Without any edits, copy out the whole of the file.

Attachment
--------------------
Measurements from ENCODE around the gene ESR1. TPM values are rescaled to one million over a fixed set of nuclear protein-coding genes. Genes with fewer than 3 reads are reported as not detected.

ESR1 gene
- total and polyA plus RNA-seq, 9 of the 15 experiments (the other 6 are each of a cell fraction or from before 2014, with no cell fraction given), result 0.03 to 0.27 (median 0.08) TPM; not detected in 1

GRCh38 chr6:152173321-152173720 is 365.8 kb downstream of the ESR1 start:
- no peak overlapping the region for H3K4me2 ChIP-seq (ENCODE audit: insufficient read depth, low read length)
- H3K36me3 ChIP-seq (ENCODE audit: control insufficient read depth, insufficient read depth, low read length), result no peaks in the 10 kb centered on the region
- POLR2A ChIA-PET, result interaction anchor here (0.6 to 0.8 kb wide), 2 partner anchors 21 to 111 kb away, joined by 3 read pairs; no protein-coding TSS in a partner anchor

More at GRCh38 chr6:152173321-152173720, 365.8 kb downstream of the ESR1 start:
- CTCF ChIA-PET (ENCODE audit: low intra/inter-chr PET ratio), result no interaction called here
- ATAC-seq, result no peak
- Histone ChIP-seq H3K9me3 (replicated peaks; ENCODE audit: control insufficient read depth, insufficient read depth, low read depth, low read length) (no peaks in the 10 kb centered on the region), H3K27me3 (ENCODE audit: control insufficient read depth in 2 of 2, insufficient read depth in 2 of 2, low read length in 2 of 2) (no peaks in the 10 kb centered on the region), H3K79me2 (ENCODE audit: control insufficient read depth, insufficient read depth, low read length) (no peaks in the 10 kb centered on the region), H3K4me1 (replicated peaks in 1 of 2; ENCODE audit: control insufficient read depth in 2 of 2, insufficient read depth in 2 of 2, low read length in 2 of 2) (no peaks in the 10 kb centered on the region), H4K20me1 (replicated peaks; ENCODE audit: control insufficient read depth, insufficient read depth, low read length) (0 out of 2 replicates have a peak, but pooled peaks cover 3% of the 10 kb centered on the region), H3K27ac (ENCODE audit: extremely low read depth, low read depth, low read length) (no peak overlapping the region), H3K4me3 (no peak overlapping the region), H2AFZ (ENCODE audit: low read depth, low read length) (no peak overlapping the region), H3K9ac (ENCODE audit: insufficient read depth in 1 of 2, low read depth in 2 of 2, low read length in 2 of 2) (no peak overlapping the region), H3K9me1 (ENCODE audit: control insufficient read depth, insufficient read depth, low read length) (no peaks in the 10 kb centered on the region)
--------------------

Measurements from ENCODE around the gene ESR1. TPM values are rescaled to one million over a fixed set of nuclear protein-coding genes. Genes with fewer than 3 reads are reported as not detected.

ESR1 gene
- total and polyA plus RNA-seq, 9 of the 15 experiments (the other 6 are each of a cell fraction or from before 2014, with no cell fraction given), result 0.03 to 0.27 (median 0.08) TPM; not detected in 1

GRCh38 chr6:152173321-152173720 is 365.8 kb downstream of the ESR1 start:
- no peak overlapping the region for H3K4me2 ChIP-seq (ENCODE audit: insufficient read depth, low read length)
- H3K36me3 ChIP-seq (ENCODE audit: control insufficient read depth, insufficient read depth, low read length), result no peaks in the 10 kb centered on the region
- POLR2A ChIA-PET, result interaction anchor here (0.6 to 0.8 kb wide), 2 partner anchors 21 to 111 kb away, joined by 3 read pairs; no protein-coding TSS in a partner anchor

More at GRCh38 chr6:152173321-152173720, 365.8 kb downstream of the ESR1 start:
- CTCF ChIA-PET (ENCODE audit: low intra/inter-chr PET ratio), result no interaction called here
- ATAC-seq, result no peak
- Histone ChIP-seq H3K9me3 (replicated peaks; ENCODE audit: control insufficient read depth, insufficient read depth, low read depth, low read length) (no peaks in the 10 kb centered on the region), H3K27me3 (ENCODE audit: control insufficient read depth in 2 of 2, insufficient read depth in 2 of 2, low read length in 2 of 2) (no peaks in the 10 kb centered on the region), H3K79me2 (ENCODE audit: control insufficient read depth, insufficient read depth, low read length) (no peaks in the 10 kb centered on the region), H3K4me1 (replicated peaks in 1 of 2; ENCODE audit: control insufficient read depth in 2 of 2, insufficient read depth in 2 of 2, low read length in 2 of 2) (no peaks in the 10 kb centered on the region), H4K20me1 (replicated peaks; ENCODE audit: control insufficient read depth, insufficient read depth, low read length) (0 out of 2 replicates have a peak, but pooled peaks cover 3% of the 10 kb centered on the region), H3K27ac (ENCODE audit: extremely low read depth, low read depth, low read length) (no peak overlapping the region), H3K4me3 (no peak overlapping the region), H2AFZ (ENCODE audit: low read depth, low read length) (no peak overlapping the region), H3K9ac (ENCODE audit: insufficient read depth in 1 of 2, low read depth in 2 of 2, low read length in 2 of 2) (no peak overlapping the region), H3K9me1 (ENCODE audit: control insufficient read depth, insufficient read depth, low read length) (no peaks in the 10 kb centered on the region)